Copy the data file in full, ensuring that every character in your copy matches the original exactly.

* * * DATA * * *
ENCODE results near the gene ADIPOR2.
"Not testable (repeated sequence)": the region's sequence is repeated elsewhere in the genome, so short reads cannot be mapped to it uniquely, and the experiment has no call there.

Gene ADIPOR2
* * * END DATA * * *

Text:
ENCODE results near the gene ADIPOR2.
"Not testable (repeated sequence)": the region's sequence is repeated elsewhere in the genome, so short reads cannot be mapped to it uniquely, and the experiment has no call there.

Gene ADIPOR2